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“...we recommend reading as many as possible articles regarding your fields of interest to examine how other authors have structured the presented information”
Scientific writing has a distinctive style: the writer needs to be clear, succinct, precise and logical. In scientific writing it is also essential to consider your audience.
Research findings should be stated in clear simple English in a scientific report. Meandering, descriptive, decorative text is inappropriate. It should be impossible to misinterpret your findings.
Jargon is words or phrases that only specialist readers will understand. Using such jargon without explanation can make your work unintelligible to the majority of readers. Even if you are sure your supervisor or tutor will understand it, you should write as though they are intelligent non-specialists and make sure everything is explained sufficiently.
Some jargon is unavoidable and not every scientific word needs an explanation. However, always think if there is a standard English word or phrase that can be used instead. Also consider that some scientific tests etc may be superseded and so don't just assume that a future reader will know what they are testing for. Make sure you include such information.
Acronyms and abbreviations
These are a type of jargon that can actually be useful in certain circumstances; for example, where they are used to avoid repeatedly writing complicated phrases in full. In such cases always give them in full the first time you use them and if you need to use a lot of them, consider having a list of them at the beginning of your report.
Functional activation of growth factors and receptors of the epidermal growth factor receptor (EGFR) family occurs in most epithelial-cell cancers, rendering EGFR a target for cancer treatment. (From Ciardiello et al., 2008).
Scientific writing needs to be brief - in depth concepts should not be made more complicated and confusing.
Redundant phrases should be avoided. For example:
|Example redundant phrase*||Improved|
|Smooth to the touch||Smooth|
|Costs a total of||Costs|
*from the 'Concise Writing Guide, Garbl's Writing Centre
Avoid using unhelpful or unnecessary verbs in your writing, especially when describing what you did. For example, instead of:
Analysis of the DNA was performed using electrophoresis.
it is better to simply write.
The DNA was analysed using electrophoresis.
Choose your words carefully when you are writing science. In theory, someone who reads your scientific report should be able to repeat your experiments. Also, your reader should know exactly how your results relate to each other and to the results of others.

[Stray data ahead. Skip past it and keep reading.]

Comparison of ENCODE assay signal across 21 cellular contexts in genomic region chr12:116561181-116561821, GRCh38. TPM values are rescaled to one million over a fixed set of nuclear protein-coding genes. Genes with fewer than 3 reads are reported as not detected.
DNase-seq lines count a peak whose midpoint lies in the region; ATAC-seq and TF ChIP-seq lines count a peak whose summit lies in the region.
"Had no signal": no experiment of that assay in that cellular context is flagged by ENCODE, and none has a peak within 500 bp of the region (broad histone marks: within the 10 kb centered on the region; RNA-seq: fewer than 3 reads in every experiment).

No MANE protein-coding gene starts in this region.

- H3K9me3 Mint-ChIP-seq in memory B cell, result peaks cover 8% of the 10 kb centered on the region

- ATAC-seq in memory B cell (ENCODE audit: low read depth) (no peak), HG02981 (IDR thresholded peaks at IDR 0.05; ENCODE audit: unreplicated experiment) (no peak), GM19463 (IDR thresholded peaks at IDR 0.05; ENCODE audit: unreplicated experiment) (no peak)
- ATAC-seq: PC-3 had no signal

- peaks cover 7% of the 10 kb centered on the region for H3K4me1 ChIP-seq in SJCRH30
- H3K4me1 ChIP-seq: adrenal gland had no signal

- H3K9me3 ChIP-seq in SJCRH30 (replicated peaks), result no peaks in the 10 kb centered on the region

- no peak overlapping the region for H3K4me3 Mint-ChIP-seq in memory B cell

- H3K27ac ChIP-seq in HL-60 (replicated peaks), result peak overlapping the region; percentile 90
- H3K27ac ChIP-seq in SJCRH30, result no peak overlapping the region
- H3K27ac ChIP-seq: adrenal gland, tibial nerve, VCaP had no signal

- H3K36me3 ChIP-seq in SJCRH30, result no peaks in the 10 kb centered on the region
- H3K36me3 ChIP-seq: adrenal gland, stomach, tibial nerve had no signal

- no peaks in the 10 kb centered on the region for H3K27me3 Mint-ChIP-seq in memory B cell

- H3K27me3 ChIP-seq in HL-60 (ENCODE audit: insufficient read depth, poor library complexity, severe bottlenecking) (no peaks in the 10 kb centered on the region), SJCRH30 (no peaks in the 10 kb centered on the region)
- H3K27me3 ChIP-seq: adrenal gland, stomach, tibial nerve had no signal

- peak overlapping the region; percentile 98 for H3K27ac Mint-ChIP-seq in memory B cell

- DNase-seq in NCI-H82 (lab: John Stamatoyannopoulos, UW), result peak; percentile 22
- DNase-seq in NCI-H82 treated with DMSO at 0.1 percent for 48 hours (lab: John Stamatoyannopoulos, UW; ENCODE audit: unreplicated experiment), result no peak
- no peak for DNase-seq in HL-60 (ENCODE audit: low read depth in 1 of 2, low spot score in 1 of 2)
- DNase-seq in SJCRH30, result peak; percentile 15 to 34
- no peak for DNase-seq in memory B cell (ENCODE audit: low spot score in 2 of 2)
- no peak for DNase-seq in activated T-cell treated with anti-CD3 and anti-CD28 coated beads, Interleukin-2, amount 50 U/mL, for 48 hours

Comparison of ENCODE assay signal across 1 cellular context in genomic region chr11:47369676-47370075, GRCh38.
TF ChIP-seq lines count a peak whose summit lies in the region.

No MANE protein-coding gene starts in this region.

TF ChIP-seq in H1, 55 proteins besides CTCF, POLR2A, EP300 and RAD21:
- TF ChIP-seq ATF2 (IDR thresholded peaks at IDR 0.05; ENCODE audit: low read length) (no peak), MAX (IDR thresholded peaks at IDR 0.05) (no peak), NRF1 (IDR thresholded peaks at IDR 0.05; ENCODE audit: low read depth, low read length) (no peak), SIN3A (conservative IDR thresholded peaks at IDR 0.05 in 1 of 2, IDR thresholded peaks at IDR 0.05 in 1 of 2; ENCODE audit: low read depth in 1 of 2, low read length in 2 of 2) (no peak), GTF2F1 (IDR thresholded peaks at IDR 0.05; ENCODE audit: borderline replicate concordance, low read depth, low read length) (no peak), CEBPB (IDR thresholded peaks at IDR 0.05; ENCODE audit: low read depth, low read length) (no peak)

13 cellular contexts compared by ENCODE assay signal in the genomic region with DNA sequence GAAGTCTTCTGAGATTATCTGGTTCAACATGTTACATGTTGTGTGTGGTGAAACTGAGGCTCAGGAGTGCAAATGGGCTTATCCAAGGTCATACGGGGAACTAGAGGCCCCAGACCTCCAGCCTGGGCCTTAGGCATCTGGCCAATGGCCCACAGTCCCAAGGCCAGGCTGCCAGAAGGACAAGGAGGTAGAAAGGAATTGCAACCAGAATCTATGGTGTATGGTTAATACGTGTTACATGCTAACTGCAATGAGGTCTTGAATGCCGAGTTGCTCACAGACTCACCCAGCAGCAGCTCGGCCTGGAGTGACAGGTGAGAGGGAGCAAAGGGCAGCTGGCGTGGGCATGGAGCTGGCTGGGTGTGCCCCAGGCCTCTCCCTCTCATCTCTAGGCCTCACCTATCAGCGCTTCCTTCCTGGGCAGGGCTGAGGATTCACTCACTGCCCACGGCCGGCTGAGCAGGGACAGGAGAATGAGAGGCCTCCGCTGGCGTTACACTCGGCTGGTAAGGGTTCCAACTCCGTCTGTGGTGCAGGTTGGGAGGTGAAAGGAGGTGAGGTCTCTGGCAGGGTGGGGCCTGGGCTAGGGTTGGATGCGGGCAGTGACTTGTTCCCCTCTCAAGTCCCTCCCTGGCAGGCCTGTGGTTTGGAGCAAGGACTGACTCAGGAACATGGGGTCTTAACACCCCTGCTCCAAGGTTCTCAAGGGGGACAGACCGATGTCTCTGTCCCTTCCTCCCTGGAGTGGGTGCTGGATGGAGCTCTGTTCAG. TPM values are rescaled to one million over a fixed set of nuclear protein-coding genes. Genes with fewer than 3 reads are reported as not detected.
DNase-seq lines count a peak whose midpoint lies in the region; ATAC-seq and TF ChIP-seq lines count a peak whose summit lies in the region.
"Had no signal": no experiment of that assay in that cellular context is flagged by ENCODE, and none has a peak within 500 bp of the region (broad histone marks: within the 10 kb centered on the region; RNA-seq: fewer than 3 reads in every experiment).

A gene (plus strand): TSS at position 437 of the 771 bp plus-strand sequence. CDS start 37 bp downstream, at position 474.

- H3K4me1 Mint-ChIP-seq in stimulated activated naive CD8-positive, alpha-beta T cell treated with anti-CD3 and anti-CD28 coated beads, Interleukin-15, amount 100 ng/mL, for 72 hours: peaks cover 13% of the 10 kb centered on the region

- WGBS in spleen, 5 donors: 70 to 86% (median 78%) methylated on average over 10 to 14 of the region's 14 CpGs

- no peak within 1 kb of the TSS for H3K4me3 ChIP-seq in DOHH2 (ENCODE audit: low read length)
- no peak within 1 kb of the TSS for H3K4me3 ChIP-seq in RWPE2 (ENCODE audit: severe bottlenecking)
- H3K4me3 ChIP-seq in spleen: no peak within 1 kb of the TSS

The use of vague adjectives in scientific writing is inappropriate - you need to convey your exact meaning. For example, is your large increase a ten-fold increase or a ten thousand-fold increase? Say exactly what you mean, avoiding any ambiguity.
Every argument in your scientific report should be logical. An argument is a final claim that is made based on at least one other claim. The final claim is known as the ‘conclusion’, and the claims that are used to support the conclusion are known as ‘premises’.
In a sound argument:
- the premises should be true
- the conclusion should be assured, or very likely, based on the premises
Knowing your audience
Remember who will read your work, and why they are reading it. Will your reader understand your explanations? Your tutor/supervisor will often understand the work already but you should write as though they may not. Do your explanations demonstrate that YOU understand everything?
Learning from others
Draw inspiration from journal articles which you or your supervisor/tutor feel are well presented. Read through the articles that you have chosen, and ask yourself the following questions:
- What have the authors included in the abstract/summary?
- How much space is dedicated to each of the different sections?
- How frequently are references used? What are the references used for?
- Which techniques does the author use to keep different sections of the article brief?
- How do the authors introduce their articles? Do they start broadly and then focus on their topic? Is any knowledge assumed?
- How are the methods described? How much detail is provided?
- How is the data presented? Is the data described in the text? How frequently are figures referred to in the text? How have figures and tables been labelled? Which kinds of figures and tables are the easiest to read? Which kinds of figures show the results most effectively?
- How do the authors reach conclusions? Do they refer to the work of other authors to provide support for their conclusions? Are any problems with the experiments discussed? What techniques do authors use to explain results that don’t fit?